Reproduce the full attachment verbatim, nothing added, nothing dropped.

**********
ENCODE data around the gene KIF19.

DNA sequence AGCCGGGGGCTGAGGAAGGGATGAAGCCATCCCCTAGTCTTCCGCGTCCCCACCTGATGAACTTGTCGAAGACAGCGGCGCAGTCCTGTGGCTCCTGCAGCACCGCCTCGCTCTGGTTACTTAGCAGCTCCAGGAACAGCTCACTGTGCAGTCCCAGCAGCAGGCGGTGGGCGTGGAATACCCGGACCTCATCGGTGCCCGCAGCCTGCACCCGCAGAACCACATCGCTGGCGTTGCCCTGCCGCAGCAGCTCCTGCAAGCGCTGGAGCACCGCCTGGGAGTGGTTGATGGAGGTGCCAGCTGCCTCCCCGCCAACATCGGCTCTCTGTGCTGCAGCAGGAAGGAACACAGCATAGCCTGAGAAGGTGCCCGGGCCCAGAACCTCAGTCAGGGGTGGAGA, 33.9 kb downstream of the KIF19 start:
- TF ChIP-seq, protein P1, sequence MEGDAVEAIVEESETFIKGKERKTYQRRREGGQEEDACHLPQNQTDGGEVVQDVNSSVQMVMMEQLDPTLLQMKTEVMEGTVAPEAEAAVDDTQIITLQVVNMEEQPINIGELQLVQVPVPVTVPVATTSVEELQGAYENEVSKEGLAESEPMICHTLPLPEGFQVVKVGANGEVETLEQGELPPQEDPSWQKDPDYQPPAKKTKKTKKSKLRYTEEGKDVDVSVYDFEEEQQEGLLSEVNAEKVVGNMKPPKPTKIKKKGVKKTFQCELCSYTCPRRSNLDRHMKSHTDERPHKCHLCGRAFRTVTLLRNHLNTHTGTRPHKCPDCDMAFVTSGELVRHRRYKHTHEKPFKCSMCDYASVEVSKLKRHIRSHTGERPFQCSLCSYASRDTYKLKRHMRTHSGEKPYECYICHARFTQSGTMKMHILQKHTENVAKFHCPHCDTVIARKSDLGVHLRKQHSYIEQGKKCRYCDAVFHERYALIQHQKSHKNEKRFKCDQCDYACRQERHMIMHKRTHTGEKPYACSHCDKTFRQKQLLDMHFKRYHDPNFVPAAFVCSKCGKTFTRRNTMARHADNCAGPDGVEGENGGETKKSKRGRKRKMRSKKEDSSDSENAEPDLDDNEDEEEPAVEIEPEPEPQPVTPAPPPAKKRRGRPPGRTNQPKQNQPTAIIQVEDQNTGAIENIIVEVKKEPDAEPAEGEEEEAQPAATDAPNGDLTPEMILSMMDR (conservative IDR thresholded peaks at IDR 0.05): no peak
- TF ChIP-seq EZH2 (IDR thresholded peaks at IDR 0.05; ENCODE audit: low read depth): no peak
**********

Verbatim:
ENCODE data around the gene KIF19.

DNA sequence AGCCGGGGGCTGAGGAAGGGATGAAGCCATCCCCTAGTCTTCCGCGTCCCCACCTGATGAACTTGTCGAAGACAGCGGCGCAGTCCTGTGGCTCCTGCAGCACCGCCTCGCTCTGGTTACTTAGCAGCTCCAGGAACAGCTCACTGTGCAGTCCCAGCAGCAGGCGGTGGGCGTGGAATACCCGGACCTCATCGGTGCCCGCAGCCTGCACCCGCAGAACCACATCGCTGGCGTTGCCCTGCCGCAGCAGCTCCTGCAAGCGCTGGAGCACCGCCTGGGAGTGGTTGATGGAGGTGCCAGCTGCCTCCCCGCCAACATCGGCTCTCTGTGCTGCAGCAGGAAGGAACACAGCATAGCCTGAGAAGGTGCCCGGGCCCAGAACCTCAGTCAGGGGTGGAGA, 33.9 kb downstream of the KIF19 start:
- TF ChIP-seq, protein P1, sequence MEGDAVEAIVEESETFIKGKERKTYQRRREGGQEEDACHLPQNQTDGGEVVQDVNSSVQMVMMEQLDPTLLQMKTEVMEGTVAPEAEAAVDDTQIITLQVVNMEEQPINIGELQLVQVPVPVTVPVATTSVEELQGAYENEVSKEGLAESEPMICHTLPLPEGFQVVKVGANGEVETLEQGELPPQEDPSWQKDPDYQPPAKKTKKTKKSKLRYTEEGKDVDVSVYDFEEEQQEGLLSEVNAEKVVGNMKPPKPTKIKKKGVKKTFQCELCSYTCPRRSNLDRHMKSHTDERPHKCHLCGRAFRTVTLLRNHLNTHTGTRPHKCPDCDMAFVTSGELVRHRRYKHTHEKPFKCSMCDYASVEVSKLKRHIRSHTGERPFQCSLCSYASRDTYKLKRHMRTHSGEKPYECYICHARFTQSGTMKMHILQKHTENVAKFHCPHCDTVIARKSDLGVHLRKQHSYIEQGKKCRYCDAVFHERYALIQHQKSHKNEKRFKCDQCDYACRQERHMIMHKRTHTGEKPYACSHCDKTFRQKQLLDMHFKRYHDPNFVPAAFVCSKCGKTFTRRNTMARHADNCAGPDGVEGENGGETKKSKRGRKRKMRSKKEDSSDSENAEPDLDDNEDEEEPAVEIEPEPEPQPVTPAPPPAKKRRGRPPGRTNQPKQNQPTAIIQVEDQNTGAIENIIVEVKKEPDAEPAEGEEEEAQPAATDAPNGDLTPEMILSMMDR (conservative IDR thresholded peaks at IDR 0.05): no peak
- TF ChIP-seq EZH2 (IDR thresholded peaks at IDR 0.05; ENCODE audit: low read depth): no peak